Cradle of Civilization

A Blog about the Birth of Our Civilisation and Development

Man’s devolution across cycles: Radical traditionalism on anthropogenesis

Posted by Fredsvenn on December 8, 2014

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Concerning the genesis of modern humanity, there are two primary theories that receive credence in anthropological circles. One is the “Out of Africa” hypothesis, which argues that today’s humans are the evolved descendants of a primitive race of hominids that, 70,000 years ago, departed its homeland in Africa and spread across the globe. Upon entering Asia and Europe, these archaic humans displaced the indigenous Neanderthals through violent conflict and higher birthrates. They then adapted to their environments and gradually morphed into today’s human races through a process called localized evolution.

The other theory is “Divergent Evolution,” which posits that the various races of mankind were spawned out of continuous admixtures between the different proto-humans (Homo-erectus, Cro-Magnon, Neanderthal, etc.) many millennia ago. The countless hybrid amalgams then underwent localized evolution like the single ancestor of the “Out of Africa” process.

While these hypotheses are considered to be at loggerheads, they are united by one key concept: the idea of progress. While each gives a different origin to mankind, both proceed from the assumption that as time goes on, mankind has become better. Although evolutionary theory does not imply that superior adaptations are also superior in terms of intelligence or beauty, this notion is particularly hard to shake with regard to human evolution.

Radical Traditionalism rejects the modernist assumption of progressive human evolution, regarding it as the exact opposite of how the universe functions. For Traditionalism, all things begin at their zenith and gradually degenerate, through a series of stages, into mere shadows of their former glory, a pattern no less true of human beings. The purpose of this essay is to explain how this rule has applied to mankind, who has not risen to mastery of the world from the lowly origins of some apelike ancestor, but rather has fallen from godhood into his current, all-too-human condition.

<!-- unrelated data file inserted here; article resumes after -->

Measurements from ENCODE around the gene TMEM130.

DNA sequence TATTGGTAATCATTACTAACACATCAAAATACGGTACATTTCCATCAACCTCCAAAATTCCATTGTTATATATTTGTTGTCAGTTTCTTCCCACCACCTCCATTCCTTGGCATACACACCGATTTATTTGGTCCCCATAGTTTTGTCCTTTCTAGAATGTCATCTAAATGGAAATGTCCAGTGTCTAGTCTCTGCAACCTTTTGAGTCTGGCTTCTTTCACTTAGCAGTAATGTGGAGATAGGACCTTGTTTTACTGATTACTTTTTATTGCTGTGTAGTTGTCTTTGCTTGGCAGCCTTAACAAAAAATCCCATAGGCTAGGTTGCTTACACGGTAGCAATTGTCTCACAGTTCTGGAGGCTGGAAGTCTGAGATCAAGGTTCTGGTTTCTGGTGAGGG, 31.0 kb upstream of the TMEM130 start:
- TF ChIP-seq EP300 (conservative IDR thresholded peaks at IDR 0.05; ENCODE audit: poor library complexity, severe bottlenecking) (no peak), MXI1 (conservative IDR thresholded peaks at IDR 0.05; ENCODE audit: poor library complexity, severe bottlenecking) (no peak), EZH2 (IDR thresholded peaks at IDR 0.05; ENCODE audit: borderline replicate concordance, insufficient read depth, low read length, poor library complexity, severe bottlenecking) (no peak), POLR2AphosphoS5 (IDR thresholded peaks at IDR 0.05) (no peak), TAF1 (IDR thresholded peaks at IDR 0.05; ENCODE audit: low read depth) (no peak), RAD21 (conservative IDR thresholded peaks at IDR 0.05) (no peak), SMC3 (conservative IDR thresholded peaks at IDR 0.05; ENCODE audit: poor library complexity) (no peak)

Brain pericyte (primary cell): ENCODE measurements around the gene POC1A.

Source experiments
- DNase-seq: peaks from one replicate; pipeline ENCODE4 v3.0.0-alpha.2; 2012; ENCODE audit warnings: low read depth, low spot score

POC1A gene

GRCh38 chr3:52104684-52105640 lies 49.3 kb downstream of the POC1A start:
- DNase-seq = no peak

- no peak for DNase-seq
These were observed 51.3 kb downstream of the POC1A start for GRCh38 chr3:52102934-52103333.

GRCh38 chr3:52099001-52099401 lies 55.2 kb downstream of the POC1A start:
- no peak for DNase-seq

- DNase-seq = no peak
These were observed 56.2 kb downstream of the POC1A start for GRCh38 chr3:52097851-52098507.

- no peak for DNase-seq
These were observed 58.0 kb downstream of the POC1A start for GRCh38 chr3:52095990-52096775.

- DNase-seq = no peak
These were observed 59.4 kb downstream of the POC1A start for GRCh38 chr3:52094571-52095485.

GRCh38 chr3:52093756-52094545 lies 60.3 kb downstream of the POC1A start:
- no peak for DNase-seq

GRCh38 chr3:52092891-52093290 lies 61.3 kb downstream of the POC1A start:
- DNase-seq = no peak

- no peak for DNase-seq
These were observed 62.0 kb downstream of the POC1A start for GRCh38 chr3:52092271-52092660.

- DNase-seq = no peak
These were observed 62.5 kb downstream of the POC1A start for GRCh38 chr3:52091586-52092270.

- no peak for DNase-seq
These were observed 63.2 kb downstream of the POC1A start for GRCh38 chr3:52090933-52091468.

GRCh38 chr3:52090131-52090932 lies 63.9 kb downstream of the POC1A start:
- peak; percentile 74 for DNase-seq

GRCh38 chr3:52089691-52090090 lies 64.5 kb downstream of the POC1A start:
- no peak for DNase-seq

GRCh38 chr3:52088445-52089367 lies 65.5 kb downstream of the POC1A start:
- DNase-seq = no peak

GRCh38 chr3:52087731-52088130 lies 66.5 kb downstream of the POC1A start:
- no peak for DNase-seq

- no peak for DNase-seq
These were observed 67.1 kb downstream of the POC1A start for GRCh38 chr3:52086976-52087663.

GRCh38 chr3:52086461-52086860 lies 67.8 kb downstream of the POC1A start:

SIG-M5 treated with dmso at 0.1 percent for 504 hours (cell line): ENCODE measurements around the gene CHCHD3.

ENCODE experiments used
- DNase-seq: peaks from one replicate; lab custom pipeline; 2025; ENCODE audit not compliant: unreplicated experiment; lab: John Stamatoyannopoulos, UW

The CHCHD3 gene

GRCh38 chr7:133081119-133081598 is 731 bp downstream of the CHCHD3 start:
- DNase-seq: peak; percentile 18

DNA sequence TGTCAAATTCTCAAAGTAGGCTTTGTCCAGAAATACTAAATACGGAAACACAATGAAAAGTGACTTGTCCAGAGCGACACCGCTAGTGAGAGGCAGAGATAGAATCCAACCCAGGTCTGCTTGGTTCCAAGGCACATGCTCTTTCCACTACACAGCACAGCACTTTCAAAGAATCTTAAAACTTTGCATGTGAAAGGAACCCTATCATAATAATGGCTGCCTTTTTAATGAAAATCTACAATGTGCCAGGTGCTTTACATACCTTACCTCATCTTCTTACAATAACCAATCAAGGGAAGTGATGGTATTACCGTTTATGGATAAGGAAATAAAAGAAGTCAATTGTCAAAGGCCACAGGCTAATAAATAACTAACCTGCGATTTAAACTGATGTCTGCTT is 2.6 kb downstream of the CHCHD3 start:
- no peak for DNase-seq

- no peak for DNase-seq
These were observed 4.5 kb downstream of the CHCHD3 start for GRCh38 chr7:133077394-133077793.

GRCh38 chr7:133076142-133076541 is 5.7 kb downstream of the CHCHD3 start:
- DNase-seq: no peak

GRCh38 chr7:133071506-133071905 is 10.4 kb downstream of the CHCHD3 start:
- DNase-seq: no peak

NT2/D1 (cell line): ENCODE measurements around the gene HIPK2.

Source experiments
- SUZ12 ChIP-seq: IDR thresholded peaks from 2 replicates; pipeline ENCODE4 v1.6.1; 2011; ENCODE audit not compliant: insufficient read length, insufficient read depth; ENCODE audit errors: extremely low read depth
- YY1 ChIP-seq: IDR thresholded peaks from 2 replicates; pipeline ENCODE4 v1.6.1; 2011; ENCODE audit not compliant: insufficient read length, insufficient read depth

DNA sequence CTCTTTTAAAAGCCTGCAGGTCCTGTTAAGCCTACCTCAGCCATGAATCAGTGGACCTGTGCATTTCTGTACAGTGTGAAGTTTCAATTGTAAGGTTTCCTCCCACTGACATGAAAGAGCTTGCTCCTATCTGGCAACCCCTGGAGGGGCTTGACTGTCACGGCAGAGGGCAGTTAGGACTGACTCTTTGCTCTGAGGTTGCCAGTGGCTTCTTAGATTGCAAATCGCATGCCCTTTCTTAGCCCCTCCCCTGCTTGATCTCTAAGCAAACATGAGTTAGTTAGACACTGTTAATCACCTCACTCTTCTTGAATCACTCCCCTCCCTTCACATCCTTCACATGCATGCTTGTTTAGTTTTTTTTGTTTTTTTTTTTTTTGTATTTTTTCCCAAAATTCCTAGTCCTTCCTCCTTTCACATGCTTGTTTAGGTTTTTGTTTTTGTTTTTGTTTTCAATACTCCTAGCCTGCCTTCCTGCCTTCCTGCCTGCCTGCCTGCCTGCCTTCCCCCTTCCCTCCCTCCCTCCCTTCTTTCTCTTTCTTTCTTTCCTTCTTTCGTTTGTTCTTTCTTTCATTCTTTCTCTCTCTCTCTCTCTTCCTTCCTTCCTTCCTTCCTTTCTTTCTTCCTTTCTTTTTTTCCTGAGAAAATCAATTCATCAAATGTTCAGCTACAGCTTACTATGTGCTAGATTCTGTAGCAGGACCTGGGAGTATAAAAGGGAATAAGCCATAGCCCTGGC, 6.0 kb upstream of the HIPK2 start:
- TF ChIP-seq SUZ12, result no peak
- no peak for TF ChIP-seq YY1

To do so, it will first be necessary to describe the Radical Traditionalist understanding of history. Like all tenets of Traditionalism, this conception of history is held to be a revealed truth passed down through a chain of initiation. What recommends the Traditionalist outlook to the non-initiate is its coherence and explanatory power. In the following essay, I show that Traditionalism explains archaeological and historical records and harmonizes with ancient myths as well. The modern empiricist will likely disregard such myths as the fancies of primitive imaginations, but that begs the question, for it is just another version of the progress thesis that Traditionalism rejects.

Man’s devolution across cycles: Radical traditionalism on anthropogenesis

Michael Bell

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